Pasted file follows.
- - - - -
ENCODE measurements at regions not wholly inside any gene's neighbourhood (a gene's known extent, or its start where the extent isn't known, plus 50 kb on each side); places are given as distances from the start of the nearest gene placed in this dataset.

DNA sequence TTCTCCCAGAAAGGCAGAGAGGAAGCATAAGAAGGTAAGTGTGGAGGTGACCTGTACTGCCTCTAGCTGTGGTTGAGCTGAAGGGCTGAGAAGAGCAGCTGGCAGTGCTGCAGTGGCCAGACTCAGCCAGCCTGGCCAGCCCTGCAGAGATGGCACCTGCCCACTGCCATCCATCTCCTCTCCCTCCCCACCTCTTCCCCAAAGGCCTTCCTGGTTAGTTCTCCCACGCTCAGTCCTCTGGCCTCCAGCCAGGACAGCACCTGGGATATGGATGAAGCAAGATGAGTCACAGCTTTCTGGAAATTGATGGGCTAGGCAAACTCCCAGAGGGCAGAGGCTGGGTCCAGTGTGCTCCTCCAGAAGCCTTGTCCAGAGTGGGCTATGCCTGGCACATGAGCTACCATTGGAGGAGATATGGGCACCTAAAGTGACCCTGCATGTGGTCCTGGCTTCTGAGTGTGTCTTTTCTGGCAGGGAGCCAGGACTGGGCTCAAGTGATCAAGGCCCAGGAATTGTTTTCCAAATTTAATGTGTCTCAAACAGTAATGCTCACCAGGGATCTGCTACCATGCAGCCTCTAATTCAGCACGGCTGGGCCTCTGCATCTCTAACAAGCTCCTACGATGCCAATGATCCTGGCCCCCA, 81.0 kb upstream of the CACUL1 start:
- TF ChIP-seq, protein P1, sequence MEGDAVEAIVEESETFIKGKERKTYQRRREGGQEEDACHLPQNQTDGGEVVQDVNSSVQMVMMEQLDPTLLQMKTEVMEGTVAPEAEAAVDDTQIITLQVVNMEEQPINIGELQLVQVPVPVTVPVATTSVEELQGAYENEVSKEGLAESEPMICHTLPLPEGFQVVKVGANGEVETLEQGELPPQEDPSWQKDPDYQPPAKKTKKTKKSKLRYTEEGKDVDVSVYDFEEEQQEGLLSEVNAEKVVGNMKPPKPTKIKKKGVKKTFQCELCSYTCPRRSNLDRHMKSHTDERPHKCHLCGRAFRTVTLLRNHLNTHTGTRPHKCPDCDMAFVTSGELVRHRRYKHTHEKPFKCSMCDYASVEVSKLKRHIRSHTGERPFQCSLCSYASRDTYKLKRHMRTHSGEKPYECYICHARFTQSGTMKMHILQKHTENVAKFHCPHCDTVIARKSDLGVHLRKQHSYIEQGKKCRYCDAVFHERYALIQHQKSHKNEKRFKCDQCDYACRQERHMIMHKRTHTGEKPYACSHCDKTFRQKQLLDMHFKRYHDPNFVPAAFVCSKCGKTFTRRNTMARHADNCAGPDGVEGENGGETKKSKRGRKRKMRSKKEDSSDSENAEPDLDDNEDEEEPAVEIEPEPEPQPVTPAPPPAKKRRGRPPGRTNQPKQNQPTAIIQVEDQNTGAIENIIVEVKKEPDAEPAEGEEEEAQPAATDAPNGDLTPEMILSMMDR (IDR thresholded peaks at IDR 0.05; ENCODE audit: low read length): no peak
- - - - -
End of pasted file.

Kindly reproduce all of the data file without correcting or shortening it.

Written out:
ENCODE measurements at regions not wholly inside any gene's neighbourhood (a gene's known extent, or its start where the extent isn't known, plus 50 kb on each side); places are given as distances from the start of the nearest gene placed in this dataset.

DNA sequence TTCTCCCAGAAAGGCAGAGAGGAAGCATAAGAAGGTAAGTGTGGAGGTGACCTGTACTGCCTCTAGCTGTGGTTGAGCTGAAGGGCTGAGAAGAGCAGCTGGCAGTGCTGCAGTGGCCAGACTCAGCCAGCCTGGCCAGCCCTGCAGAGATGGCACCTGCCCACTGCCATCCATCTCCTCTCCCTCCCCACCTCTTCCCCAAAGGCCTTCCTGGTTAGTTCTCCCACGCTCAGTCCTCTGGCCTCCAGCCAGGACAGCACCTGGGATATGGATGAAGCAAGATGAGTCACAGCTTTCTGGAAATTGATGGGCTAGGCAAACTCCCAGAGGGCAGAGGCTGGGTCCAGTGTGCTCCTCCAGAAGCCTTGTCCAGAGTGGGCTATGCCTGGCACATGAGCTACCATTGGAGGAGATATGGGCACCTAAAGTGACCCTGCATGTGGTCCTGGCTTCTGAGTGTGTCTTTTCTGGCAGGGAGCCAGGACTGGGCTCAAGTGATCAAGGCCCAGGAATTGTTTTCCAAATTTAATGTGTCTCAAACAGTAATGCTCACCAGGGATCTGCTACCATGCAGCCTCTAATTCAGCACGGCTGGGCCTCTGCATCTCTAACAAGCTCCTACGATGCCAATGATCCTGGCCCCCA, 81.0 kb upstream of the CACUL1 start:
- TF ChIP-seq, protein P1, sequence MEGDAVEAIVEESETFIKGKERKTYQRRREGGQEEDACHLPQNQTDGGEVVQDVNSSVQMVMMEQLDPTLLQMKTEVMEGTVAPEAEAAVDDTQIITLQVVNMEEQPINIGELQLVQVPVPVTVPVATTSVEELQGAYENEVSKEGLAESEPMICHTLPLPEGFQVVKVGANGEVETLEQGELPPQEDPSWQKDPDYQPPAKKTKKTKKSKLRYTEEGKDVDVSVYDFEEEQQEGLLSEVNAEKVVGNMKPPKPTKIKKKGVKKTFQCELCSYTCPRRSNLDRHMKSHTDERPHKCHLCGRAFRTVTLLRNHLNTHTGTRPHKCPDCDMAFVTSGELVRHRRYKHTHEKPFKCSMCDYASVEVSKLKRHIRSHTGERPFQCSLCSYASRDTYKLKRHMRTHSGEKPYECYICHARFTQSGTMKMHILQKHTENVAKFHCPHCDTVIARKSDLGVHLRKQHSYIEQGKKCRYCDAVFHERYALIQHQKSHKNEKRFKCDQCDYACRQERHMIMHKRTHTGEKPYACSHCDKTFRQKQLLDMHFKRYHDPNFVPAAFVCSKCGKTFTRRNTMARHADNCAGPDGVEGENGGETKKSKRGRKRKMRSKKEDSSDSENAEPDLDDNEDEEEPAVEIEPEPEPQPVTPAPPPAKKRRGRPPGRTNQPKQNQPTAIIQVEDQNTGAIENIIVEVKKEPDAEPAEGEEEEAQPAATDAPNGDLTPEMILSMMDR (IDR thresholded peaks at IDR 0.05; ENCODE audit: low read length): no peak